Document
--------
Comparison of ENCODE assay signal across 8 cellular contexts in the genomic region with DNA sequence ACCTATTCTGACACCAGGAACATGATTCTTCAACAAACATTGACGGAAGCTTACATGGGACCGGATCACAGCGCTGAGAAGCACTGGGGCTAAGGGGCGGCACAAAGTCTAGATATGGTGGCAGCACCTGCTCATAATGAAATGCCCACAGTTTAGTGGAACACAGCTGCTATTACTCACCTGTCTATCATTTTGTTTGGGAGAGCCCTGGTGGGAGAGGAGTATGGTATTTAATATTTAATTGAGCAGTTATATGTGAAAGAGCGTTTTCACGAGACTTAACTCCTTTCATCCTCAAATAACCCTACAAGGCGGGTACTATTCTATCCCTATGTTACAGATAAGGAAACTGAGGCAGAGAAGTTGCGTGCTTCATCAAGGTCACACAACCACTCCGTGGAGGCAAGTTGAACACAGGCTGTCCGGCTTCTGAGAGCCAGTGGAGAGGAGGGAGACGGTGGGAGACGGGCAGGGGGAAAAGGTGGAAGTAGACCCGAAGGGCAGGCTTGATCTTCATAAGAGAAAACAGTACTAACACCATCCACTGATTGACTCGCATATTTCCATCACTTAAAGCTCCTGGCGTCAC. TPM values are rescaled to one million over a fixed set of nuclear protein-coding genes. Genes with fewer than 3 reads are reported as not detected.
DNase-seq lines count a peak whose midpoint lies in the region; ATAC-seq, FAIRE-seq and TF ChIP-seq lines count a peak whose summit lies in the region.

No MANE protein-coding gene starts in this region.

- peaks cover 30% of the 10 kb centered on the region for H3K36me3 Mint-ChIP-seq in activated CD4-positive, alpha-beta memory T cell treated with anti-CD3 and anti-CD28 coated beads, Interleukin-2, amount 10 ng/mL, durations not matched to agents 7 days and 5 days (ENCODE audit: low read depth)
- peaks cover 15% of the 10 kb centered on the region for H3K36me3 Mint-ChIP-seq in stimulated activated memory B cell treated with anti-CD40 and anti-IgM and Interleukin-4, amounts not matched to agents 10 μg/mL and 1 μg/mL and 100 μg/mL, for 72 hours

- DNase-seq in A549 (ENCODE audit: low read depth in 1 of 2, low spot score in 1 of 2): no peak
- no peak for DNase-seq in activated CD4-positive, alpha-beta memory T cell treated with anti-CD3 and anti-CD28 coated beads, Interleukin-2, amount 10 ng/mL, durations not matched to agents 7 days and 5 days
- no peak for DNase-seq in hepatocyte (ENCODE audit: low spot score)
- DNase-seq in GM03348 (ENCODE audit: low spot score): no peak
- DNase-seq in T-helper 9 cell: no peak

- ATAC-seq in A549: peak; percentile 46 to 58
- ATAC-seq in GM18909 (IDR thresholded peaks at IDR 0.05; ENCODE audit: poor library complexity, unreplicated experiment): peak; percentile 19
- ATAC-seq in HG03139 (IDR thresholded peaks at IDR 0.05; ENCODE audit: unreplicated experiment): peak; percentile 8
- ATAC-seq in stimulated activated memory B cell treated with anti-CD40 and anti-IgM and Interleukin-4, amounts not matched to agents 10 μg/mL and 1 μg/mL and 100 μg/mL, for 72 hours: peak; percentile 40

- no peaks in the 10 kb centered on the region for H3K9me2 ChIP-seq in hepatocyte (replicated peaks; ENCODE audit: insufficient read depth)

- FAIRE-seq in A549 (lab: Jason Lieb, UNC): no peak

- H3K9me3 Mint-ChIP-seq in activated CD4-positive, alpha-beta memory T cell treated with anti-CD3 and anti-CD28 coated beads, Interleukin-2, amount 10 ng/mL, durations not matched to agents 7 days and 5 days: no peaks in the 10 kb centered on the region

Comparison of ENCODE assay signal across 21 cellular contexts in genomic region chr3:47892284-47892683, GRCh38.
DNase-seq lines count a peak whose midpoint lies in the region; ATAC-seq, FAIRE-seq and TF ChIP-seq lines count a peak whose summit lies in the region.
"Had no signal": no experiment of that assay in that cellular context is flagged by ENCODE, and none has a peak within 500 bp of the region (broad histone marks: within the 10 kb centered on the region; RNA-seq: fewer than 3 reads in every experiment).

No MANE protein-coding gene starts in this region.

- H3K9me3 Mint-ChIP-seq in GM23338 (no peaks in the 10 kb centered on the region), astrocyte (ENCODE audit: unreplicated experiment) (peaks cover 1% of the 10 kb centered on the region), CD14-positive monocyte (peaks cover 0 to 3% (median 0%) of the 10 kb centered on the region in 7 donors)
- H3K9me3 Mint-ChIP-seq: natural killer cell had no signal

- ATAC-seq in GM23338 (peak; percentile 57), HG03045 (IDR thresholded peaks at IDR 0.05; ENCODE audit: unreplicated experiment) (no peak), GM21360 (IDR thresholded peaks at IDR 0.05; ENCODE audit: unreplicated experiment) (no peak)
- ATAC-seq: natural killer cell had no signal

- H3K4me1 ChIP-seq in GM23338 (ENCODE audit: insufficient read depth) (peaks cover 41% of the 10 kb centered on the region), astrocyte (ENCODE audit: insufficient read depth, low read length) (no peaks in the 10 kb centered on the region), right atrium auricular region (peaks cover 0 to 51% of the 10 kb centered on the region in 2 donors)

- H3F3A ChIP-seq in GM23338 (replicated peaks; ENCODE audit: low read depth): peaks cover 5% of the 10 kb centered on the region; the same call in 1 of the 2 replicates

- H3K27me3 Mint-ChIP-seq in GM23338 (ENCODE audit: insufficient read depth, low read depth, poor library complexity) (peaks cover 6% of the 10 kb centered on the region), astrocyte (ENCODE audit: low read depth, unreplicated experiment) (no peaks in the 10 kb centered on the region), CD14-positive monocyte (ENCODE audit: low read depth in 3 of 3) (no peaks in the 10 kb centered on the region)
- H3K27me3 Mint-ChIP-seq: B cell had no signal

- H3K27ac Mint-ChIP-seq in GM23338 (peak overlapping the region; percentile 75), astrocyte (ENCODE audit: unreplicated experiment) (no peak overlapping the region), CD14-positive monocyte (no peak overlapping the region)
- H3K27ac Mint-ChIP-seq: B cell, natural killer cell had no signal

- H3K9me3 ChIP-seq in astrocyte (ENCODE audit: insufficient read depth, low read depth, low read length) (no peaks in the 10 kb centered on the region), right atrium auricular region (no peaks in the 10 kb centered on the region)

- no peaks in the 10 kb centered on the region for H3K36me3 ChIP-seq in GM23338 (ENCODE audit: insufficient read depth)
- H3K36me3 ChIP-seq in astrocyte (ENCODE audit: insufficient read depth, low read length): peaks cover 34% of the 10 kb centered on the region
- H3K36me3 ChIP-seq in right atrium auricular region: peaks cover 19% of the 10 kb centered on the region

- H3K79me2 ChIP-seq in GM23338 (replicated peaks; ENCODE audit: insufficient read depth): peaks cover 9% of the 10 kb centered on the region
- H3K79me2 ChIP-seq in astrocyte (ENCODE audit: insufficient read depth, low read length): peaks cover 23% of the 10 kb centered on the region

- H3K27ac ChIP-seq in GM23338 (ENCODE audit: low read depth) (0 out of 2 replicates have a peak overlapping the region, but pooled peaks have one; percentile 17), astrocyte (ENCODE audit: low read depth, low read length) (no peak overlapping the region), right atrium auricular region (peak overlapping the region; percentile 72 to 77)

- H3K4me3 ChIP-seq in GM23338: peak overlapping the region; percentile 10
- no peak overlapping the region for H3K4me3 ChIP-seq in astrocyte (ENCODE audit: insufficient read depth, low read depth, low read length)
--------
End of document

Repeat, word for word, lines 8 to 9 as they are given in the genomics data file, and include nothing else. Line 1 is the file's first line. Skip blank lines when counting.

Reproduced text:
- no peak for DNase-seq in hepatocyte (ENCODE audit: low spot score)
- DNase-seq in GM03348 (ENCODE audit: low spot score): no peak